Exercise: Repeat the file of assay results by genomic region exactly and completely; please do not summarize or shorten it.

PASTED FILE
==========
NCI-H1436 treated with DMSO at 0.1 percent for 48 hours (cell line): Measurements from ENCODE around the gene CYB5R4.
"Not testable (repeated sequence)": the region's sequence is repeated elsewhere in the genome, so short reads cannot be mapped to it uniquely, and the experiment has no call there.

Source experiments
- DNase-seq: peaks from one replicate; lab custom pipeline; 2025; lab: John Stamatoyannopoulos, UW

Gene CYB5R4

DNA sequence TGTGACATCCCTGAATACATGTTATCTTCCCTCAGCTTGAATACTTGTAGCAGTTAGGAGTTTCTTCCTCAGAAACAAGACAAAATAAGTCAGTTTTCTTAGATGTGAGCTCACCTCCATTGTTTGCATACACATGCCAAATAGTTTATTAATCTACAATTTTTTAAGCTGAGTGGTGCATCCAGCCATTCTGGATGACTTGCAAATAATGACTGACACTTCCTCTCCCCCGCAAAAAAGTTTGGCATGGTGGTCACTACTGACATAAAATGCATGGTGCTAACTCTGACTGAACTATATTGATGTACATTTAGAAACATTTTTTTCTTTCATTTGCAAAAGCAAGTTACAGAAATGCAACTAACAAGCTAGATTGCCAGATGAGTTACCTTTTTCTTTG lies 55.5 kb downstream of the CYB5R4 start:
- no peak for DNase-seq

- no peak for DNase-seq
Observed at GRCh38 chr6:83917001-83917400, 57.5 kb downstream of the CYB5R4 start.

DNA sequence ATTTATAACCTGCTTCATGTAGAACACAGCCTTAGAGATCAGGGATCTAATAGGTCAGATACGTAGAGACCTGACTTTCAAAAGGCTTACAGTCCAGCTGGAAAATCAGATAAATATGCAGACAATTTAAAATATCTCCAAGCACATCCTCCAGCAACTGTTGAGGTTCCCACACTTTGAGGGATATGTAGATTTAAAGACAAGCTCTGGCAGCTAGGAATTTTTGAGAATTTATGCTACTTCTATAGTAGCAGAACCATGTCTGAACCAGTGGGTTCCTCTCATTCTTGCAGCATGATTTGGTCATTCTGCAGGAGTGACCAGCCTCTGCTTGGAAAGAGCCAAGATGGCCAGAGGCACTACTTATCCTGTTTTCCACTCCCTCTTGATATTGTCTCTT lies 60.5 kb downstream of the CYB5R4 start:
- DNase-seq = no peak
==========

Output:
NCI-H1436 treated with DMSO at 0.1 percent for 48 hours (cell line): Measurements from ENCODE around the gene CYB5R4.
"Not testable (repeated sequence)": the region's sequence is repeated elsewhere in the genome, so short reads cannot be mapped to it uniquely, and the experiment has no call there.

Source experiments
- DNase-seq: peaks from one replicate; lab custom pipeline; 2025; lab: John Stamatoyannopoulos, UW

Gene CYB5R4

DNA sequence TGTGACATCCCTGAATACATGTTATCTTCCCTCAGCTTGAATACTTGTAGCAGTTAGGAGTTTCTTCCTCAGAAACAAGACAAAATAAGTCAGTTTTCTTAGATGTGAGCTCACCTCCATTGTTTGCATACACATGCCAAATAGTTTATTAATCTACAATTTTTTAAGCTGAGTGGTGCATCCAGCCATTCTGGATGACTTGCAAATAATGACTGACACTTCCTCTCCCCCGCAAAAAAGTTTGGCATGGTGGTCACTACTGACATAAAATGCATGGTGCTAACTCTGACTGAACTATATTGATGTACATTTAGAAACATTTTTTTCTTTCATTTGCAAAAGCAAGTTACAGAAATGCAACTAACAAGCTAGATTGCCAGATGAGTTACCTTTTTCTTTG lies 55.5 kb downstream of the CYB5R4 start:
- no peak for DNase-seq

- no peak for DNase-seq
Observed at GRCh38 chr6:83917001-83917400, 57.5 kb downstream of the CYB5R4 start.

DNA sequence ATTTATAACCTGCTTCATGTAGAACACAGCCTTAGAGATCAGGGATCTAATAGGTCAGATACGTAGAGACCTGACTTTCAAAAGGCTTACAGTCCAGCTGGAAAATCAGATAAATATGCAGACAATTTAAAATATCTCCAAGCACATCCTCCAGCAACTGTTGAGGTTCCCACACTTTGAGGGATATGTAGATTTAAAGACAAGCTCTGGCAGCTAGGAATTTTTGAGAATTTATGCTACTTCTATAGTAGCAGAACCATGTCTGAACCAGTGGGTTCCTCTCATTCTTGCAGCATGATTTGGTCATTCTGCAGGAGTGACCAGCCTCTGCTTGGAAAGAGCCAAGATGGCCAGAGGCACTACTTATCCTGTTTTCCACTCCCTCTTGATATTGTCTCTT lies 60.5 kb downstream of the CYB5R4 start:
- DNase-seq = no peak